In the cabinet disclosed in my co-pending application, a door is provided for the inlet opening, and with this door there are associated a latch and a switch. The latch functions to hold the door closed, and the switch closes the circuit to the sterilizing ray bulbs. The arrangement is such that the door becomes latched before sterilization can begin, and the door cannot be unlatched until the newly inserted articles have been moved along the sterilizing cycle to a point where removal from the cabinet is impossible except after completion of the cycle.

It has been found that in practice careless op- -erators are sometimes. inclined to avoid closing the door fully to latched position. Of course in such case the circuit to the bulbs is not closed and sterilization does not take place, but if this fact be unnoticed by the customer or by the operators superior the operator can reopen the door and remove the unsterilized articles through the in- One of the principal objects of the present improvement is to defeat these possibilities by constraining careless operators to employ the cabinet in the manner intended and necessary for effective sterilization. This is accomplished in the illustrated embodiment by preventing insertion through the outlet opening and by making it extremely difficult, if not practically impossible,

for articles inserted through the inlet opening to be removed therethrough.

In the original cabinet movement of the inlet door to open position opened the circuit to the lamps, so that sterilizing ceased and possibly harmful radiations from the lamps could not escape from the cabinet. For this arrangement the present invention substitutes continuously energized lamps, so that the sterilizing cycle is not interrupted during the operation of inserting articles to be sterilized, but the escape of radiations from the cabinet through the inlet opening when the door therefor is open is effectively prevented, so that no real or fancied injury can result to the operator or others by reason of their being subjected to escaped radiations.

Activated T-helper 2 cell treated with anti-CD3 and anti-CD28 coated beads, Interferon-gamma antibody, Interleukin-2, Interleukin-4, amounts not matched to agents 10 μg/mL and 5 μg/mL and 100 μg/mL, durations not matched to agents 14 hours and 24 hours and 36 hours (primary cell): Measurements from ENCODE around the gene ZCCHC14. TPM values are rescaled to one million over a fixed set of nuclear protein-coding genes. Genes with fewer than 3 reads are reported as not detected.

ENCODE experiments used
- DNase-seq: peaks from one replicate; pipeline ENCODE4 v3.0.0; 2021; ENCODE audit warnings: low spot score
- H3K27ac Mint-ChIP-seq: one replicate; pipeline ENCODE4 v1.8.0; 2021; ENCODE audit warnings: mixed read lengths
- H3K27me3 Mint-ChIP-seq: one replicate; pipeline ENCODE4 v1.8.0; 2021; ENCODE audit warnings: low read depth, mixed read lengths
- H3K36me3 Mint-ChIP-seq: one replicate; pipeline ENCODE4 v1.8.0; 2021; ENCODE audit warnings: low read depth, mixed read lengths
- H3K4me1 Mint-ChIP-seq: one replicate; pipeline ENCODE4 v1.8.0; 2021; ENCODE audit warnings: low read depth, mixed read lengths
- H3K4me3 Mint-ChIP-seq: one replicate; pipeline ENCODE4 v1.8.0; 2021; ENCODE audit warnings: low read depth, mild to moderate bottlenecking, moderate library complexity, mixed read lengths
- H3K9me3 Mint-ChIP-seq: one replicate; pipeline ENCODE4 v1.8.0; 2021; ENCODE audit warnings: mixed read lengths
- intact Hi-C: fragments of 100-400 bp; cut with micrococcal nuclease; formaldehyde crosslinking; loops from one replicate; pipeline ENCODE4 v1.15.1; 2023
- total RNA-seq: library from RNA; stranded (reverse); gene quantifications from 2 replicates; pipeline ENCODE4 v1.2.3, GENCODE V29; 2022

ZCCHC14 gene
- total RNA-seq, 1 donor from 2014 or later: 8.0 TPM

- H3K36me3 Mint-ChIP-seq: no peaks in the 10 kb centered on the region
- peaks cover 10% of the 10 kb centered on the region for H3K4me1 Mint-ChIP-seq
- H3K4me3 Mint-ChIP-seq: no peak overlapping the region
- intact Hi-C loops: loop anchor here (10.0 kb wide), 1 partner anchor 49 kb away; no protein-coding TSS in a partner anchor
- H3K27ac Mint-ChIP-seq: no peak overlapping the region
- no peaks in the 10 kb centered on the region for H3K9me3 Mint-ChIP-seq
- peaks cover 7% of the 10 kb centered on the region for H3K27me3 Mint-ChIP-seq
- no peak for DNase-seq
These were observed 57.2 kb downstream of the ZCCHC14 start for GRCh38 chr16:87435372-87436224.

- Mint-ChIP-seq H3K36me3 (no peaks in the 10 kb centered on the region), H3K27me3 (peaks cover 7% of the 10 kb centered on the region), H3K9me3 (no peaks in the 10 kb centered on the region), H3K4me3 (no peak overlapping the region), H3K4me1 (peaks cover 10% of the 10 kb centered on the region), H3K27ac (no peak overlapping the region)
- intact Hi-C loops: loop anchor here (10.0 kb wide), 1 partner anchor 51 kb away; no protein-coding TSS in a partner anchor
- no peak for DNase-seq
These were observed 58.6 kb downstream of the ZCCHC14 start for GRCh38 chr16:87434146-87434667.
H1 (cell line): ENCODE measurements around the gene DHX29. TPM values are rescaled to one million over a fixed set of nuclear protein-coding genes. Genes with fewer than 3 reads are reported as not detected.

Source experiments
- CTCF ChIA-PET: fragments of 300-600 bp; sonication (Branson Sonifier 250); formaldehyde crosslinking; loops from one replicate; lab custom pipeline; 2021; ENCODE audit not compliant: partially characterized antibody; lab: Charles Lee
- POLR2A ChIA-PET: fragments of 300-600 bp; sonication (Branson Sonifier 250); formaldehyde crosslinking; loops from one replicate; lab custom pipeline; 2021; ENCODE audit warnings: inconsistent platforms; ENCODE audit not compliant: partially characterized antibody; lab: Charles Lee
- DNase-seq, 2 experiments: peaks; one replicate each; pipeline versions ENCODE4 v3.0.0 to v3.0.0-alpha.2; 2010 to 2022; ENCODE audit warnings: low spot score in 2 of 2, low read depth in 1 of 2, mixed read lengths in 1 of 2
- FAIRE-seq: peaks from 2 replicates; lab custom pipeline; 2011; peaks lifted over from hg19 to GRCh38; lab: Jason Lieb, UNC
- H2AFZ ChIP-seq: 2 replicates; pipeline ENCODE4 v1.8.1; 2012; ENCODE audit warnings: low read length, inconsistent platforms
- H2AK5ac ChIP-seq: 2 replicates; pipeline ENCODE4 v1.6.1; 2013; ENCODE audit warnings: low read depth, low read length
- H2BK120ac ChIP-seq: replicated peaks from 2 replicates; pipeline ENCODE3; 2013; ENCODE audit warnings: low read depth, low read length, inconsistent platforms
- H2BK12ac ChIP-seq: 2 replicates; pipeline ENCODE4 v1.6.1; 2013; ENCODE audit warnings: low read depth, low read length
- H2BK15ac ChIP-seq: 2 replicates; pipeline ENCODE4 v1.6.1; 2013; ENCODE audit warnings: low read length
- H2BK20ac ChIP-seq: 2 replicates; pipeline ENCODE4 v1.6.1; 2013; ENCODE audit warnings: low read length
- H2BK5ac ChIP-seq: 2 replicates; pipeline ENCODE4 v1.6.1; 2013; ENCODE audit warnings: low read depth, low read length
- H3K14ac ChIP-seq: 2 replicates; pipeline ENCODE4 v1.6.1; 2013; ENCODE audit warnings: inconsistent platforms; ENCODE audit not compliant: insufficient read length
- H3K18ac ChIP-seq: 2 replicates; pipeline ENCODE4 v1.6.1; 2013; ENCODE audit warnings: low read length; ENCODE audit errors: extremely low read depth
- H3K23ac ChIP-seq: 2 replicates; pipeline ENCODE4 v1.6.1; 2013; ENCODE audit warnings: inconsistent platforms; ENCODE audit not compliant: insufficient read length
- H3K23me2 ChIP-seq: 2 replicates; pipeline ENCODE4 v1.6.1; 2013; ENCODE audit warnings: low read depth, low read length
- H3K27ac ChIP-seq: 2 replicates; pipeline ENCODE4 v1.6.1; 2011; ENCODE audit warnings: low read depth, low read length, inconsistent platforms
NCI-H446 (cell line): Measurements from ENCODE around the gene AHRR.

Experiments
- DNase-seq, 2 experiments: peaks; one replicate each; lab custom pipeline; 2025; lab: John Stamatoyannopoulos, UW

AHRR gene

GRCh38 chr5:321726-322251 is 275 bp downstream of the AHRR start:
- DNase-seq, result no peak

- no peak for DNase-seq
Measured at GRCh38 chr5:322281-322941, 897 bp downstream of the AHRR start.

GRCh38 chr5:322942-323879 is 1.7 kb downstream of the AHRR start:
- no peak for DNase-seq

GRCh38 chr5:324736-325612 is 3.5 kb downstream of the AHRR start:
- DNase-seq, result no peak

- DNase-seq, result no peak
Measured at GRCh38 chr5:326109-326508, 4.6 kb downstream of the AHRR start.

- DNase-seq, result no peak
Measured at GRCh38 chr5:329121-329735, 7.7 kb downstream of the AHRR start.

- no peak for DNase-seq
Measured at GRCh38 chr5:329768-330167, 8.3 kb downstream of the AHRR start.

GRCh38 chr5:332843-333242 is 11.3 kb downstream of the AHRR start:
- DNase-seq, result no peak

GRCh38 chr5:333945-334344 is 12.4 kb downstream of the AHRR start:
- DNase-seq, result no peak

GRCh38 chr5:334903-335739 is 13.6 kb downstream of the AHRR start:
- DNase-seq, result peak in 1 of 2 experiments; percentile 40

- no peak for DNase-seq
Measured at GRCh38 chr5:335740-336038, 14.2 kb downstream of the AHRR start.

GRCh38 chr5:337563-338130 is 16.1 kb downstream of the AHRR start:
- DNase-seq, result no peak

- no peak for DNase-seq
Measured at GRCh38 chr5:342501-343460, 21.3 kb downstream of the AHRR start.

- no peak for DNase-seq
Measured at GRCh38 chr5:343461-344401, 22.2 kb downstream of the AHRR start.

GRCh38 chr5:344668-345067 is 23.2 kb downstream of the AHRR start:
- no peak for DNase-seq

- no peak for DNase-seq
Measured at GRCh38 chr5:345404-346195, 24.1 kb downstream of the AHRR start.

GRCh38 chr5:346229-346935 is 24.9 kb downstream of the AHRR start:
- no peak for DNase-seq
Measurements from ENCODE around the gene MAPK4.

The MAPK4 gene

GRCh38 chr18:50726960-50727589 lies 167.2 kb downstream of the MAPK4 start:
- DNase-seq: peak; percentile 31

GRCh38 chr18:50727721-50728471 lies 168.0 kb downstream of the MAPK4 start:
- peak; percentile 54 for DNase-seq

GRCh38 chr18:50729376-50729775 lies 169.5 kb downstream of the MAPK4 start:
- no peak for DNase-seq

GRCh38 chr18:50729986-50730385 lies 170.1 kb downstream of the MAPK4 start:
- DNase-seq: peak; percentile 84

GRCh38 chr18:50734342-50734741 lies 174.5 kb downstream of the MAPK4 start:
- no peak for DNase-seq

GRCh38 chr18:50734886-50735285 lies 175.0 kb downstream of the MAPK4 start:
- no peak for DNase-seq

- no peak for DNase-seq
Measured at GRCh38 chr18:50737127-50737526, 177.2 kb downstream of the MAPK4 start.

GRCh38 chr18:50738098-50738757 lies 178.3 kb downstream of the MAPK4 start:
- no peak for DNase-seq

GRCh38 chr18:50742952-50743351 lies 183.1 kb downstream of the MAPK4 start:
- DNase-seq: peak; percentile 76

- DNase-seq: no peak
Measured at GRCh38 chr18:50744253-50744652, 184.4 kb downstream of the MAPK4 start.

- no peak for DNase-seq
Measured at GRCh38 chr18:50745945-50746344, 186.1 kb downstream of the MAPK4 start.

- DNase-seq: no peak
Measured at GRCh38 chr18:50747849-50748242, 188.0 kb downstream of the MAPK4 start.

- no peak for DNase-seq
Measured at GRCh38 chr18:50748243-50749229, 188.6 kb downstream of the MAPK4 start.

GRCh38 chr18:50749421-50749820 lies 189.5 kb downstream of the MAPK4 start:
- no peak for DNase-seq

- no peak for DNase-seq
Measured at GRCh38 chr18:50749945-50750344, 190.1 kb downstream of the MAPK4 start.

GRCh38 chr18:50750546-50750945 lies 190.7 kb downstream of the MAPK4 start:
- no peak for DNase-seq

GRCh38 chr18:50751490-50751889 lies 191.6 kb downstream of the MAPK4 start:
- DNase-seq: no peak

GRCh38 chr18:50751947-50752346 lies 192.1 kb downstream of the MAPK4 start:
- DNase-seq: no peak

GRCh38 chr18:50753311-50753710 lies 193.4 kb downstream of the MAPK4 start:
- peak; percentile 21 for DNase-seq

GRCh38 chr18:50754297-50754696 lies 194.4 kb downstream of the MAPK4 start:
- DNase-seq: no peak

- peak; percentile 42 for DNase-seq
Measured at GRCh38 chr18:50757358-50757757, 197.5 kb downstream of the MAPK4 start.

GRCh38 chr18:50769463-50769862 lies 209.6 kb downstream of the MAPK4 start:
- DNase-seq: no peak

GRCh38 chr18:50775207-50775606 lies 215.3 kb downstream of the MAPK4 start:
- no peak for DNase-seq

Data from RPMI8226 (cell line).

The foregoing is accomplished by means which shields the opening from the continuously emanating radiations but which nevertheless subjects to intense radiations the initial zone of the path through which the articles move. It will be appreciated that this zone, necessarily located immediately adjacent to the inlet opening, and therefore close to the outer air and the operators hands, and containing as it does articles having a greater degree of contamination than any other articles in the cycle or path, stands in greatest need of intense sterilizing efficiency.

The continual making and breaking of the circuit to the bulbs in the original cabinet had the effect of shortening the life of the bulbs. These bulbs are comparatively expensive and are the only parts of the structure which normally require replacement. A distinct advantage in point of cost of operation is therefore gained by the present improvement in which the bulbs are energized continuously, as long as the main switch remains closed, so that their life -is materially prolonged. Incidentally, the efficiency of each sterilizing cycle is increased, or the time length of the cycle is shortened, by the continuous energization of the bulbs.

With the foregoing and other objects in view, which will be apparent as the description hereinafter proceeds, the accompanying drawings illustrate a preferred embodiment of the invention which has given satisfactory and reliable results in exhaustive tests and actual service. In these drawings, which form part of this application for letters patent and in which the same reference character designates the same part in the several views- Figure 1 is a perspective view of a cabinet constructed in accordance with the principles of the present invention specifically designed for the sterilization and storage of beverage glasses;

Fig. 2 is a detail front elevational view of the cabinet;

Fig. 3 is a vertical cross sectional view taken through the partition at one end of the cabinet, looking toward the interior thereof; and

Fig. 4 is a detail view of one of the clips.